Marking the border between Argentina and Brazil, the watefalls are the result of a differential in rock causing the Rio Iguazu to gather and plummet. For over 2km, this mighty river falls in curtains of frothing water, one level after another, until it reaches the Devil's Throat. This is the gargantuan epi-centre of the waterfall, where the river falls in on itself from three sides and pulverises. Clouds of mist rise and fall. Rainbows abound.
As if more were needed of this place, it keeps on providing. The setting for Iguazu is a tropical rainforest and as we wandered in and around the numerous paths we caught a glimpse of the creatures it contains. No, unsurprisingly we did not see the illusive jaguar or puma, but we did see plenty of inquisitive coati's (a sort of South American rainforest racoon), large lizards, small lizards (including the odd forked tailed one photographed), a plethora of different birds and butterflies. Christina took a particular liking the butterflies. So many varieties of fluttering things and at one point literally hundreds. For me, nothing beat the swifts. They nest behind the mightiest of the falls and like an adrenaline junky on speed, swoop in and out of certain death.

A place to which I return after a four year absence (http://walter82.blogspot.com/2006/02/spellbinding-iguazu.html).
One of those places to which I can not imagine but returning and recommend to all.

Friday, December 18, 2009

Colonia to Cascadas

Colonia del Sacramento lies about an hour by boat adjacent to Buenos Aires on the Rio de la Plata. Founded by the Portuguese over three hundred odd years as an annoyance and vanguard against the Spanish empire across the water. It grew rich on contraband trade by-passing the tariffs of Buenos Aires and this wealth can bee seen in its ensemble of beautiful colonial buildings.
Christina and I arrived late at night on election night. The streets were vibrant with celebration. Mujica had won. The youth were out on the street with flags and banners. Bangers burst and chants echoed round. Once seen by many as a terrorist and considerably on the left of the political scale (hence Che Guevara et al were hogging the celebratory flags), Mujica is a candidate who invokes passion and hope in his supporters as much as he provokes concern in others. From what I have been lead to believe, a supporter of and supported by the Chavez/Morales side of South American politics. I just hope he does not fall into the same traps as, in particular, the former of those two men. Dealing with social concerns is of paramount importance in this part of the world where there is such heightened inequality, but to follow a popularlist line to the blight of the economy is a too often seen occurrence here. Either way, for now, the people seemed happy.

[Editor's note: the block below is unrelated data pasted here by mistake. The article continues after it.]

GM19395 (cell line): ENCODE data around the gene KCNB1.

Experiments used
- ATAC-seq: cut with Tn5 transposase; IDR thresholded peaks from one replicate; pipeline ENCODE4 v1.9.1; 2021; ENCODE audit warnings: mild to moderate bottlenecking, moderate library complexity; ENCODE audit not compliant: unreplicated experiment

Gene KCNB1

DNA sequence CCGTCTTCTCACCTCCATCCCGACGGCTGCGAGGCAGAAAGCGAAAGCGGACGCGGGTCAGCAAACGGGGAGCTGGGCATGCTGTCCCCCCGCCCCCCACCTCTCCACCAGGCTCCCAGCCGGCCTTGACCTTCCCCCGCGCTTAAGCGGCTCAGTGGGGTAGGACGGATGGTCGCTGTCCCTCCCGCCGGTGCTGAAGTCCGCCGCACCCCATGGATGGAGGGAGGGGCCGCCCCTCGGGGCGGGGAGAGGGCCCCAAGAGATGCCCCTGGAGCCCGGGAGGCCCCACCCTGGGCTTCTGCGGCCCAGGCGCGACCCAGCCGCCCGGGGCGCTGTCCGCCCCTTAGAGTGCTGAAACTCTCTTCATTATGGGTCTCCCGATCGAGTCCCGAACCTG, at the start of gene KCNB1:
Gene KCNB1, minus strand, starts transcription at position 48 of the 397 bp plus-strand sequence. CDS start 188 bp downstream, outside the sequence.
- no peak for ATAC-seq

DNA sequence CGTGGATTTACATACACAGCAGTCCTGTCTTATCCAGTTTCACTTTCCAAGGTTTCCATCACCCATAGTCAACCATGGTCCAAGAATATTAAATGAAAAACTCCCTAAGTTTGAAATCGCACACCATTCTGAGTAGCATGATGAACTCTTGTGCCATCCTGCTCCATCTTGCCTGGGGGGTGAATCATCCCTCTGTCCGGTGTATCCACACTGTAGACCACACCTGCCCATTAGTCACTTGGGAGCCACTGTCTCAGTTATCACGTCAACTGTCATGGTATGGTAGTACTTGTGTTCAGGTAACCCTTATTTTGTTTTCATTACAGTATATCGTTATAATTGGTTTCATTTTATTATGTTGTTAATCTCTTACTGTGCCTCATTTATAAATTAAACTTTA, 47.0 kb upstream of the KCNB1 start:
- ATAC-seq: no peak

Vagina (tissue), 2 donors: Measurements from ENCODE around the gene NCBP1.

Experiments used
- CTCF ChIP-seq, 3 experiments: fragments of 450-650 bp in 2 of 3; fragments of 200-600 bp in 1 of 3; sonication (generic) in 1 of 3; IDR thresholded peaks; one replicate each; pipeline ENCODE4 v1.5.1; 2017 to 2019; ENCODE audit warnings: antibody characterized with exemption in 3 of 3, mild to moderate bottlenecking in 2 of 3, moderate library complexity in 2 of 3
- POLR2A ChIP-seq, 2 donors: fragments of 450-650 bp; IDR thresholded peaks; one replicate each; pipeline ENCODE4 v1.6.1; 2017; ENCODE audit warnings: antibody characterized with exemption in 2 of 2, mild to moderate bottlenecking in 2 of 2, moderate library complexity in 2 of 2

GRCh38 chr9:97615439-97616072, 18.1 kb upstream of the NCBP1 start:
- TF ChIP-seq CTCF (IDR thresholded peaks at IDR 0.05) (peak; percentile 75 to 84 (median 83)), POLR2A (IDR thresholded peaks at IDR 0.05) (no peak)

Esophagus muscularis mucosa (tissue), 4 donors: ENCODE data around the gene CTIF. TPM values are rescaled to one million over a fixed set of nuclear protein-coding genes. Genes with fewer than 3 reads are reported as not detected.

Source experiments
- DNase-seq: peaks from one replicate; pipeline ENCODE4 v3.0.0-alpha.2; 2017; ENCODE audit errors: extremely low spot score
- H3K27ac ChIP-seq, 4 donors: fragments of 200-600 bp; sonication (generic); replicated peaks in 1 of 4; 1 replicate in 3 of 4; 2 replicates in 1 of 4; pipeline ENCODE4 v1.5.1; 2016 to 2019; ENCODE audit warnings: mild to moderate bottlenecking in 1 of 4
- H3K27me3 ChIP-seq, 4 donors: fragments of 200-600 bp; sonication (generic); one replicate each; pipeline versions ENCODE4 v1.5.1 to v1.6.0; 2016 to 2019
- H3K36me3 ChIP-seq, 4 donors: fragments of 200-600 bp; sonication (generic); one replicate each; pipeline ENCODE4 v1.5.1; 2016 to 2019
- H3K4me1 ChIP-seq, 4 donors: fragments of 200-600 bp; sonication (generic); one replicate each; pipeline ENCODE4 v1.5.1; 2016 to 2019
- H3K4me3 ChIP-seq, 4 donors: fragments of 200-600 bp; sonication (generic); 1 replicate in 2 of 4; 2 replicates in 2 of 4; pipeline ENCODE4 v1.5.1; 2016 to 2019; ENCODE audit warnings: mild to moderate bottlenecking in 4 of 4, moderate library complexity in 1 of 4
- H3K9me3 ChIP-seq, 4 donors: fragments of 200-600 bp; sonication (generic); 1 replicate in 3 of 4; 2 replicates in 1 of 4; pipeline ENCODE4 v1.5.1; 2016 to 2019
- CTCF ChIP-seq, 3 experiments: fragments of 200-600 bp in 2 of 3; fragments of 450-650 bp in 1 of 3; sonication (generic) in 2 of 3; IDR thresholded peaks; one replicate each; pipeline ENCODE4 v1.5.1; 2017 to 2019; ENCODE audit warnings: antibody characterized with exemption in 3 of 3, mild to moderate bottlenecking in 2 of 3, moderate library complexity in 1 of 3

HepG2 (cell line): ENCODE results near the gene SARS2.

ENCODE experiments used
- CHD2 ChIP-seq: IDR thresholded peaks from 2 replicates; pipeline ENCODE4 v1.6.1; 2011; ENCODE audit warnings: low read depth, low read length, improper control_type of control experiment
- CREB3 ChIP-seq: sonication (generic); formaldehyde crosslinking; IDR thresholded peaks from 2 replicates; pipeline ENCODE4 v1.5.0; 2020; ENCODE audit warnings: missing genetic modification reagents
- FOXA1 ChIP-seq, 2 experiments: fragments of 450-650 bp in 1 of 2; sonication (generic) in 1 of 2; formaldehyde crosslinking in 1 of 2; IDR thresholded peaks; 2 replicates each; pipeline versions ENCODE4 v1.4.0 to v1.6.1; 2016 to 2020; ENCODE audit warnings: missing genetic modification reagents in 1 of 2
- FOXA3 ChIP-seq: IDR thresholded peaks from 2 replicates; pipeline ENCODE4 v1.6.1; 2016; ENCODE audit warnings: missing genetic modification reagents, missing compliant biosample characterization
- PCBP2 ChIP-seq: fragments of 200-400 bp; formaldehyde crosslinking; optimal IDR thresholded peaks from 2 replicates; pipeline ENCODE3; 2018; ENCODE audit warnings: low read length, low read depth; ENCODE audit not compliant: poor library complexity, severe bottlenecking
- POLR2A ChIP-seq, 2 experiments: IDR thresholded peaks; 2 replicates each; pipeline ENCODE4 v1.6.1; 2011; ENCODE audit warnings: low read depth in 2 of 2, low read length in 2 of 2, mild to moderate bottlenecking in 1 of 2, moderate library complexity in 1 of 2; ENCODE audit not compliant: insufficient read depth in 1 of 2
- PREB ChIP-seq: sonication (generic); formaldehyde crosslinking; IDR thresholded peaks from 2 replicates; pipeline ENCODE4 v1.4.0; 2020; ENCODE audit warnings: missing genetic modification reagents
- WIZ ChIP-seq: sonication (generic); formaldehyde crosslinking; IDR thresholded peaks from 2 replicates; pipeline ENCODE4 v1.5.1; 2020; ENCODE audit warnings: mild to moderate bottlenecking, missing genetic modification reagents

Back to Colonia... The celebrations died away with the night and we awoke to a delightful morning wandering the little streets of this historical relic. Like many a preserved gem (another example being Bruges), a fall in its star has been its main keeper. Once the Portuguese and the Spanish had come to an agreement over the trade in the region, its raison d'etre – contraband trade – largely fell away leaving it as it was. Leading away from the dirt red Rio de la Plata and a picturesque little port are some of the oldest streets in Uruguay. These cobble their way up to two plazas, each surrounded by beautiful old buildings and with more quiet streets snaking off at each corner.
Pictorial highlights include whitewashed centuries old churches and the lighthouse rising out of the ruins of a ruined castle. A sleepy sort of place with the odd non-moving dog. Enchanting, especially in the mesmerising heat of the day.

To the Capital

A few hours across more flat grazing country took us to the the big town of Uruguay, Montevideo. This country is dwarfed by its neighbours in size and population. What are their three or so million against the masses of Argentina and, especially, Brazil. Well the answer seems to be they do pretty well (their proudest moment being recalled by Rodney at La Sirena – they beet Brazil in the 1950 world cup final in Rio). Montevideo has something like half the population of Uruguay and has a proud character for the little boy in town.